I am an expert at making chapattis. And my husband loves to tuck in freshly made hot chapattis with curry by the dozen. It is however, a lot of hard work to produce the version that our in-house-aficionado devours – one that virtually melts in your mouth.
It starts with choosing the right flour, the right proportion of water, at the right temperature and a fair amount of time spent kneading the dough. Then making the dough balls is easy, but rolling the pin to flatten the bread and baking it to get the balloon-effect requires some skill.
Overtime, my husband and I have developed a neat division-of-labour arrangement when it comes to chapatti production. I would choose the flour, oversee the mixing, he would then make a mini-workout of the whole kneading process and finally I would come back to roll the pin and make it hot.
By way of what I call the muscular-arm and skillful-hand partnership, all was well in our tiny bakery. Okay, that was only until our little one popped-out. With lesser time on hand and frequent interruptions, we were now using Smera’s sleep-time to carry on our family tradition.
One evening when we were both tired, hungry and on the ritual, Saju asked a very profound question. “What is the economic cost of making chapattis yourself?” Before I could utter a word, he sputtered out an impressive mathematical equation.
I do not remember the exact numbers but it included the cost of the flour, water, salt, wear and tear of the rolling pin and kilo watts of electricity used. He then paused for a bit and asked me for an estimate of the most valuable ingredient, our time.
While I was trying to make sense on where the whole conversation is headed, he said “Let’s use the time cost of our part-time help” After a moment of what appeared to be an exercise in mental mathematics, he came up with a number of two-dirham and fifty-fills.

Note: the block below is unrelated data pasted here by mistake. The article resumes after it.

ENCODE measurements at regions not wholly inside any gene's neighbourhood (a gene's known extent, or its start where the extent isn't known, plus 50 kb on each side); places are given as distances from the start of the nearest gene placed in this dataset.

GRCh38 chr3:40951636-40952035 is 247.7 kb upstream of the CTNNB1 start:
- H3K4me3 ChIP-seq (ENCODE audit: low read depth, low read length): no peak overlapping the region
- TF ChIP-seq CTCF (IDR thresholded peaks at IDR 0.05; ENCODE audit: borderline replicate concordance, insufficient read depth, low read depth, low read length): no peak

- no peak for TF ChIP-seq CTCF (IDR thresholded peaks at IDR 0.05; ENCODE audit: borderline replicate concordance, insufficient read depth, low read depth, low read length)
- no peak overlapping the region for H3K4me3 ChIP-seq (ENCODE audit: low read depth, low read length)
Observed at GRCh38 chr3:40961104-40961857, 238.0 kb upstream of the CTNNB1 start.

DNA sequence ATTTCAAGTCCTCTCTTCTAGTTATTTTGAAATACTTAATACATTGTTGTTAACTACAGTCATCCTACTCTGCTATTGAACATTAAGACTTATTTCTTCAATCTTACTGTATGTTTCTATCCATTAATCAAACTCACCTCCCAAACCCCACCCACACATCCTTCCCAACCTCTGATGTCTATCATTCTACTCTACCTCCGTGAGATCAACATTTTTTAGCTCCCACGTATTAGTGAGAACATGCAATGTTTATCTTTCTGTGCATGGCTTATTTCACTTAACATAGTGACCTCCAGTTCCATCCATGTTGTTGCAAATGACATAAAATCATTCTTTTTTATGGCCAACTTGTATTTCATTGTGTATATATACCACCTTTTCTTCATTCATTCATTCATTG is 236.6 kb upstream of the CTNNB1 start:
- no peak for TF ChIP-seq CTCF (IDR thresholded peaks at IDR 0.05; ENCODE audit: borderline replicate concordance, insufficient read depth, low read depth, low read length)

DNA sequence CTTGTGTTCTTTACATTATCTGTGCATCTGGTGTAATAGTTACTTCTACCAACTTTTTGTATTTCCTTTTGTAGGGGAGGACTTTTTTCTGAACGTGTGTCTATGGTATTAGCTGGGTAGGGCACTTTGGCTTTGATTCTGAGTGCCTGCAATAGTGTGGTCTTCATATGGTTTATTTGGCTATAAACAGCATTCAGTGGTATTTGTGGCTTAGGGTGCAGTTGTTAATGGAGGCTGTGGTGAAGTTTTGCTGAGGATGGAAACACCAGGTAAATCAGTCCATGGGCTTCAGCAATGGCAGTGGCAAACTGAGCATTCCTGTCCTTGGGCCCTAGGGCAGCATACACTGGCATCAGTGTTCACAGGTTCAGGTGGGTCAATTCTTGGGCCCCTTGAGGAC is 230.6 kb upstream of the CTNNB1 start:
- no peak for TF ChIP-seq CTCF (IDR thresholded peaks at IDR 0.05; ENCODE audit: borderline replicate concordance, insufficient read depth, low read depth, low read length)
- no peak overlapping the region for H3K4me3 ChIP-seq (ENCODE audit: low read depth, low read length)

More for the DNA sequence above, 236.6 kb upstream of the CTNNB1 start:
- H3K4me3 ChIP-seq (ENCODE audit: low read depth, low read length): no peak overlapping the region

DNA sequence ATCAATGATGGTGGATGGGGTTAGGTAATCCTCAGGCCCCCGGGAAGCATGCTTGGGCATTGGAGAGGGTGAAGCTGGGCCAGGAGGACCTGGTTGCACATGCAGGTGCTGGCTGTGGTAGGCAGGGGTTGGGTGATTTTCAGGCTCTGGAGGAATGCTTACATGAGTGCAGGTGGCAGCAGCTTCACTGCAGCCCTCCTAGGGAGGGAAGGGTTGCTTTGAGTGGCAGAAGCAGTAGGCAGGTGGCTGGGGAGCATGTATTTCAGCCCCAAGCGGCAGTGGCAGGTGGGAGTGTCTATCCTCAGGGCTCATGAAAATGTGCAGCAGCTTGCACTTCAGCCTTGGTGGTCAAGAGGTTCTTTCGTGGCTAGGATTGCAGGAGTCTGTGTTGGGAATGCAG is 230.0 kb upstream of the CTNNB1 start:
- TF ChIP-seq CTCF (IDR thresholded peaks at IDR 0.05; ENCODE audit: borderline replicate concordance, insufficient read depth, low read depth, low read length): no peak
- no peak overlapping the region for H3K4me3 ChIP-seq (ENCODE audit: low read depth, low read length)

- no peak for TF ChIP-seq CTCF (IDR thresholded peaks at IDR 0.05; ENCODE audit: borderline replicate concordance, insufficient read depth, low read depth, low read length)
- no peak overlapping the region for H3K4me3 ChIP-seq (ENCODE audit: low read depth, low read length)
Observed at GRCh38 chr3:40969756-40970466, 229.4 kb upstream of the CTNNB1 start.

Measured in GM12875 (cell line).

“Two-dirham and fifty-fills, that’s how much each of our chapattis cost” he said with a stoic-face. Faced with the prospect of heavy-duty-math standing between me and my dinner, I said that it made sense hoping he’ll forget about it after a good nights rest.
Alas, we were soon researching our in-house chapatti replacement options. Those who made it to the short-list were the ones from the open-food counter at Lulu, the wafer thin kind from Saravana, heat-and-eat version from Chiotrams and the tawa-parata from Bombay Tadka.
Of all the options, Tawa-parata from Bombay Tadka (BT) stood out for couple of reasons. It was made of whole wheat flour (atta) and it was at least twice as big as what we would normally make. It costed us three dirhams a piece and it was right next to the place where we would do our weekly grocery shopping.
Now, even I can figure out that is a good deal. And thus we started another family tradition – weekly shopping of chapattis by the dozen. It straight goes into our freezer and gets a microwave treatment just before dinner. It sure doesn’t taste nearly as good as our in-house version but all things considered, it is a steal.
The reason why I started writing this post is because of a recent development in our chapatti strategy. Last weekend when we called BT to place our regular take-away order, no one answered the call. Thinking they must be super busy serving the hungry, we walked in there, only to find out that they have shut the shop.
Looks like someone got their math wrong.